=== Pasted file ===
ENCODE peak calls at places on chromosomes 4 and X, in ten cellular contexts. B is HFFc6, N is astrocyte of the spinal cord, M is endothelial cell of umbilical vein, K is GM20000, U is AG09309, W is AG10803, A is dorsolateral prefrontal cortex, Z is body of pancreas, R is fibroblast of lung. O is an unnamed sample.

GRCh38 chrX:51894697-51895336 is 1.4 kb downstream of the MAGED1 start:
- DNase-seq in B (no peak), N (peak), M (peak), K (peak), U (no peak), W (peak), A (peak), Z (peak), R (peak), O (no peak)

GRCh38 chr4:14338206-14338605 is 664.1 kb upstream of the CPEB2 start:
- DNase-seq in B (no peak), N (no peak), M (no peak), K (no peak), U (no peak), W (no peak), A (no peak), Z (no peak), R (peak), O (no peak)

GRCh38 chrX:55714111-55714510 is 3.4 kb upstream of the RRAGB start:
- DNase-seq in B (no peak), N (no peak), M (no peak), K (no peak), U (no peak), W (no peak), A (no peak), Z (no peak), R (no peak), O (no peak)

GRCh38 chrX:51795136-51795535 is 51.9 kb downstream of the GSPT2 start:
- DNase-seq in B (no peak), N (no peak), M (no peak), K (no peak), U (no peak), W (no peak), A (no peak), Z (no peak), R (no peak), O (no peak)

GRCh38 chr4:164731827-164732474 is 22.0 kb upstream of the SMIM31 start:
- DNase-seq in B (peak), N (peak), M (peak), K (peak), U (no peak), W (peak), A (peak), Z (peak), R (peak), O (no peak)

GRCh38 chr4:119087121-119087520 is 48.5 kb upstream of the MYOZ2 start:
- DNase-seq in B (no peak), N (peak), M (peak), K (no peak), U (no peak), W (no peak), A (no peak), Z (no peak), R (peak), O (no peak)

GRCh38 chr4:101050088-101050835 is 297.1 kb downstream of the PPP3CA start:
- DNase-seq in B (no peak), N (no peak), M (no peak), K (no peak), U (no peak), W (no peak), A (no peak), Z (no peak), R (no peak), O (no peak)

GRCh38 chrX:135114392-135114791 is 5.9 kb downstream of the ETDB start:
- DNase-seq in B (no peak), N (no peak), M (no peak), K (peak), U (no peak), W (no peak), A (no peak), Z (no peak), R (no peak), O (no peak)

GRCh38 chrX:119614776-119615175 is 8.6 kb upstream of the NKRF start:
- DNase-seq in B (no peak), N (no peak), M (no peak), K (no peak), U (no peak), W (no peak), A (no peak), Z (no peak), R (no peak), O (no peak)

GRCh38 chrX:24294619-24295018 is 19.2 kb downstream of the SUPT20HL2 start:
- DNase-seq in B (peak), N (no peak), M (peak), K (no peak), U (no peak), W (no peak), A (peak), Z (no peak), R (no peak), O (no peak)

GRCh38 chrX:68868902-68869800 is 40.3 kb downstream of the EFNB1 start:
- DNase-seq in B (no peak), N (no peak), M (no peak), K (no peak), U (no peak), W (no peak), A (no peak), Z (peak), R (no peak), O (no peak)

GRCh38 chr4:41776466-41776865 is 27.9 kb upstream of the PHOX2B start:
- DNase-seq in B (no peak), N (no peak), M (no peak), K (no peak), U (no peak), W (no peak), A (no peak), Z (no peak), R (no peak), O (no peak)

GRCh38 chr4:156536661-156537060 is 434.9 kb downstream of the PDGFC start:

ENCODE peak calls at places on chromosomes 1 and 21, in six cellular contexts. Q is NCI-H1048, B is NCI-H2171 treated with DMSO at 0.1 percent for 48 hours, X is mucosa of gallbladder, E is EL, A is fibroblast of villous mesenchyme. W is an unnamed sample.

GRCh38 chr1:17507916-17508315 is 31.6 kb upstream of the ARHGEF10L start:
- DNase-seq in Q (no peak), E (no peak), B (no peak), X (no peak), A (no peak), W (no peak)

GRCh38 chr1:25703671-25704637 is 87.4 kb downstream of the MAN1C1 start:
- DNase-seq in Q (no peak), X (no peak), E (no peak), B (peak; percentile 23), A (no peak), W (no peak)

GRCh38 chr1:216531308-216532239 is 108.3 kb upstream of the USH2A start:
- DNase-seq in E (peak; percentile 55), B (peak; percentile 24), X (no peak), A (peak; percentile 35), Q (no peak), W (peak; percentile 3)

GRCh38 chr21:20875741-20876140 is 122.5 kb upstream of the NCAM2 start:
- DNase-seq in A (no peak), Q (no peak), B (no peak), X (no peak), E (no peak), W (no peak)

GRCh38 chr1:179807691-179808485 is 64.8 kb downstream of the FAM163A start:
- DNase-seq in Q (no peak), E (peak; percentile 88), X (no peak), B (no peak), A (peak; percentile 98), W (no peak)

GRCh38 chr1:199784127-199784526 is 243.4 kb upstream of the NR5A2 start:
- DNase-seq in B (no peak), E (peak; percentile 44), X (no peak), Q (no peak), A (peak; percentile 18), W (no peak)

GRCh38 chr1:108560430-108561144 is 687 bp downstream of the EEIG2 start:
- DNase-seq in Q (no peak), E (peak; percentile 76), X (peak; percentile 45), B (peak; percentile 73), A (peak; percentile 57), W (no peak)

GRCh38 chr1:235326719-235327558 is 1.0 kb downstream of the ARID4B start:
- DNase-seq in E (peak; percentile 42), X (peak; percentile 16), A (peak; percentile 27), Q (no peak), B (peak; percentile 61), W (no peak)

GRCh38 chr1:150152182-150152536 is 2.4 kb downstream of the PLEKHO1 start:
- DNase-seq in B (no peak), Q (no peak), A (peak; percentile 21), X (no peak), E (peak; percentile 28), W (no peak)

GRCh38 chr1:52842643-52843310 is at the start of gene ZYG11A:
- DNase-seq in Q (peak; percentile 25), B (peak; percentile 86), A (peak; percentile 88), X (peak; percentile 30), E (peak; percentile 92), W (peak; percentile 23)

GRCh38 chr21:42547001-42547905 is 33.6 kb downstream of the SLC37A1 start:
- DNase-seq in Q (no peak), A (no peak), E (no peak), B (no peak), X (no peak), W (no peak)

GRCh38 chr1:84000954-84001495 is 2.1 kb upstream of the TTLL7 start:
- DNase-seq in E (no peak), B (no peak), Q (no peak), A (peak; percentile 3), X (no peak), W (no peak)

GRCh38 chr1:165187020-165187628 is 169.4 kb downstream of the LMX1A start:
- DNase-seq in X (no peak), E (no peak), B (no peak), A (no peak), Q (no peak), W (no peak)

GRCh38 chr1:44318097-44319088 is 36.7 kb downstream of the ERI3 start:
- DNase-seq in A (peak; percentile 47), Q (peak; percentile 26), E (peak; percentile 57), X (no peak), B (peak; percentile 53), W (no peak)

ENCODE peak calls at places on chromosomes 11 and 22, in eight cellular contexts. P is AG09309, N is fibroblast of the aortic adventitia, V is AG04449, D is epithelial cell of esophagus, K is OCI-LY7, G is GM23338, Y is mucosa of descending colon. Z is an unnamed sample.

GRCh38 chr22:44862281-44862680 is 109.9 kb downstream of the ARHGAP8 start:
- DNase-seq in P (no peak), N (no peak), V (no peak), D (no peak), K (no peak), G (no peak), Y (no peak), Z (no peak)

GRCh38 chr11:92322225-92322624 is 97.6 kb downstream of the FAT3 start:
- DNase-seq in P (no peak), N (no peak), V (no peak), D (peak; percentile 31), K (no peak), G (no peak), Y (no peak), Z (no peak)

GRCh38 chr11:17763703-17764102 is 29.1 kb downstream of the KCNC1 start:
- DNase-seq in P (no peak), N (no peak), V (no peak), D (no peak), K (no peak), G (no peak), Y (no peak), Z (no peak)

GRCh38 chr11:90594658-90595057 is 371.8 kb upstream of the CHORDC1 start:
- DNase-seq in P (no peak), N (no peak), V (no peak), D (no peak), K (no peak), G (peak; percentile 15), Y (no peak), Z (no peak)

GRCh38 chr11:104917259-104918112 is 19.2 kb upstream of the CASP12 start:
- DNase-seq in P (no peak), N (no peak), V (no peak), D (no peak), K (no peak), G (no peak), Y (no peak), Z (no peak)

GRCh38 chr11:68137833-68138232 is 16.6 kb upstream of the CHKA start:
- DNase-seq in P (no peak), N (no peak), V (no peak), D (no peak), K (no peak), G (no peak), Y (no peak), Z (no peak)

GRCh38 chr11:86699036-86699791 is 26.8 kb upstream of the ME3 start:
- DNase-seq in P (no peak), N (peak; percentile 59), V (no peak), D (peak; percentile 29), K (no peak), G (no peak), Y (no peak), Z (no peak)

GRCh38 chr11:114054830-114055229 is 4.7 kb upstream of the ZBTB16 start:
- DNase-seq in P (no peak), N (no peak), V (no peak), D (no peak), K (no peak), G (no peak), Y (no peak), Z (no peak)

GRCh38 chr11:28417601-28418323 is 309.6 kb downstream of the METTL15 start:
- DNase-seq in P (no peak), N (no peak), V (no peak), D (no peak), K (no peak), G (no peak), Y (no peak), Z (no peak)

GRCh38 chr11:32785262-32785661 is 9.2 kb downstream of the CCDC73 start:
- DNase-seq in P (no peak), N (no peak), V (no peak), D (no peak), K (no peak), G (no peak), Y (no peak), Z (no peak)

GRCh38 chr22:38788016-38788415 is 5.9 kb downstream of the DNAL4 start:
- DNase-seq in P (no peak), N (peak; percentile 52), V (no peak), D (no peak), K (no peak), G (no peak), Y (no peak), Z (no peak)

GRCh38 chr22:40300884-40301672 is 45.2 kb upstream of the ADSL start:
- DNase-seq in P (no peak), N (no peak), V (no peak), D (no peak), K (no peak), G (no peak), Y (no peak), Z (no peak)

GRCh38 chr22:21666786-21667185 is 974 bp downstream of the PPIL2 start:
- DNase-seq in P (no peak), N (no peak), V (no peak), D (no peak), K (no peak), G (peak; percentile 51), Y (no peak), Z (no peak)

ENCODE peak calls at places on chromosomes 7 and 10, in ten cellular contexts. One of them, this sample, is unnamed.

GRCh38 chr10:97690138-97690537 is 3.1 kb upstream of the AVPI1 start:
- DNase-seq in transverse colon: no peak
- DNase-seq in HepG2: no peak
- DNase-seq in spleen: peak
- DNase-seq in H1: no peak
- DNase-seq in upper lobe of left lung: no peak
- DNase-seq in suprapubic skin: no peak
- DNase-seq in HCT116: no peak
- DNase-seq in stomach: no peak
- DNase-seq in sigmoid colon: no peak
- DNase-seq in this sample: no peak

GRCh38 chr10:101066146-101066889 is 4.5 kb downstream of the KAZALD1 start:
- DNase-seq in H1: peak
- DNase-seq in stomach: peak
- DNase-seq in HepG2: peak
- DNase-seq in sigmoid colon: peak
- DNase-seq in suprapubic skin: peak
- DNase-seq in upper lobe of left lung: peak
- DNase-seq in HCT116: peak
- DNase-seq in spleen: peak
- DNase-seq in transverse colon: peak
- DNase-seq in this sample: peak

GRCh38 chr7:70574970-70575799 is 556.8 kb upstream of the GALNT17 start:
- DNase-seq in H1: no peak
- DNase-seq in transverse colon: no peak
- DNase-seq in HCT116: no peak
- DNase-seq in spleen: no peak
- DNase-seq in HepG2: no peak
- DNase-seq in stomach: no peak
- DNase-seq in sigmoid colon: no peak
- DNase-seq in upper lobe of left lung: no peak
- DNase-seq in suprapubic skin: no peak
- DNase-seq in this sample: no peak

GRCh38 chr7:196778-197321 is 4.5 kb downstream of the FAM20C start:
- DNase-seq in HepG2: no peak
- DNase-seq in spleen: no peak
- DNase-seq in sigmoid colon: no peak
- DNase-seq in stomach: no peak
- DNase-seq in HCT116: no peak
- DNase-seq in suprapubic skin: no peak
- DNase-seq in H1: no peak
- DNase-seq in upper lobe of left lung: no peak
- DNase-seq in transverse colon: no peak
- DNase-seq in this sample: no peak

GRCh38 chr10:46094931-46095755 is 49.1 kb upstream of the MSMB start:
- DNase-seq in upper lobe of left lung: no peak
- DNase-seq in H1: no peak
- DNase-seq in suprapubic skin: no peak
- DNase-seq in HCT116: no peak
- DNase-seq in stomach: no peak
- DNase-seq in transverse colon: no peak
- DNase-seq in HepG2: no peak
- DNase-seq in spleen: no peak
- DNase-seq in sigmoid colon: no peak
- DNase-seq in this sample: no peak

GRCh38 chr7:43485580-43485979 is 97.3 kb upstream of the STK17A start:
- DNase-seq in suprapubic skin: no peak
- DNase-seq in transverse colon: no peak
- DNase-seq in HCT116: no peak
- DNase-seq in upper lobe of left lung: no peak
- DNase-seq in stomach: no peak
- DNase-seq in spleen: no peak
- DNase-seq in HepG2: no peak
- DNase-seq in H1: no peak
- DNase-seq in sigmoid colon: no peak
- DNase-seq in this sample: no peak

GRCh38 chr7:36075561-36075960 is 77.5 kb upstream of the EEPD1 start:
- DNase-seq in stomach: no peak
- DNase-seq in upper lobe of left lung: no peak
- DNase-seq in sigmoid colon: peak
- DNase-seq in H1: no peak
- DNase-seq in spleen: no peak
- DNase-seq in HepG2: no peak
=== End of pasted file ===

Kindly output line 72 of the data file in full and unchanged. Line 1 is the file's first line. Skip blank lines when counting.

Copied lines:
- DNase-seq in P (no peak), N (no peak), V (no peak), D (no peak), K (no peak), G (no peak), Y (no peak), Z (no peak)